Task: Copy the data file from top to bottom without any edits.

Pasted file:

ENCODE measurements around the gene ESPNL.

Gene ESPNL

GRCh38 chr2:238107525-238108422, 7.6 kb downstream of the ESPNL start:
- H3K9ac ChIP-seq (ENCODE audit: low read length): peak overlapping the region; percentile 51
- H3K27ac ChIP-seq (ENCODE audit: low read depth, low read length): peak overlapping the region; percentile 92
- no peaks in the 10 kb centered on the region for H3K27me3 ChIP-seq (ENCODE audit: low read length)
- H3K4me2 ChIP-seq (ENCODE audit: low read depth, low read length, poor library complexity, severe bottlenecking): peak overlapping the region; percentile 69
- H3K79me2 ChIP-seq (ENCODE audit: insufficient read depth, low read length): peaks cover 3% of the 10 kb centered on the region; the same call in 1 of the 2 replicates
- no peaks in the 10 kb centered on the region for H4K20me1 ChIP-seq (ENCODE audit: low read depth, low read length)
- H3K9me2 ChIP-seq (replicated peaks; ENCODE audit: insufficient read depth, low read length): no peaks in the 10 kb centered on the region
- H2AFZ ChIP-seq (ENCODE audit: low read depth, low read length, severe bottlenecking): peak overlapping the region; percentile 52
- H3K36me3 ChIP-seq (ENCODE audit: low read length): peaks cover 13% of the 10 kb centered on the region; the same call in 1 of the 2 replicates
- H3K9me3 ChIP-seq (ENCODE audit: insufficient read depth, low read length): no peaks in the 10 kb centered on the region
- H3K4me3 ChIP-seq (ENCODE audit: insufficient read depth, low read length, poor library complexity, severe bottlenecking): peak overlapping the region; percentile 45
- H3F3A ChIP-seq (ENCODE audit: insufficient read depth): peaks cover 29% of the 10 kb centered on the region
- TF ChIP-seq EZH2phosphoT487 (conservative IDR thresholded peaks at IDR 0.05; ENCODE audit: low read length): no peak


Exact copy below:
ENCODE measurements around the gene ESPNL.

Gene ESPNL

GRCh38 chr2:238107525-238108422, 7.6 kb downstream of the ESPNL start:
- H3K9ac ChIP-seq (ENCODE audit: low read length): peak overlapping the region; percentile 51
- H3K27ac ChIP-seq (ENCODE audit: low read depth, low read length): peak overlapping the region; percentile 92
- no peaks in the 10 kb centered on the region for H3K27me3 ChIP-seq (ENCODE audit: low read length)
- H3K4me2 ChIP-seq (ENCODE audit: low read depth, low read length, poor library complexity, severe bottlenecking): peak overlapping the region; percentile 69
- H3K79me2 ChIP-seq (ENCODE audit: insufficient read depth, low read length): peaks cover 3% of the 10 kb centered on the region; the same call in 1 of the 2 replicates
- no peaks in the 10 kb centered on the region for H4K20me1 ChIP-seq (ENCODE audit: low read depth, low read length)
- H3K9me2 ChIP-seq (replicated peaks; ENCODE audit: insufficient read depth, low read length): no peaks in the 10 kb centered on the region
- H2AFZ ChIP-seq (ENCODE audit: low read depth, low read length, severe bottlenecking): peak overlapping the region; percentile 52
- H3K36me3 ChIP-seq (ENCODE audit: low read length): peaks cover 13% of the 10 kb centered on the region; the same call in 1 of the 2 replicates
- H3K9me3 ChIP-seq (ENCODE audit: insufficient read depth, low read length): no peaks in the 10 kb centered on the region
- H3K4me3 ChIP-seq (ENCODE audit: insufficient read depth, low read length, poor library complexity, severe bottlenecking): peak overlapping the region; percentile 45
- H3F3A ChIP-seq (ENCODE audit: insufficient read depth): peaks cover 29% of the 10 kb centered on the region
- TF ChIP-seq EZH2phosphoT487 (conservative IDR thresholded peaks at IDR 0.05; ENCODE audit: low read length): no peak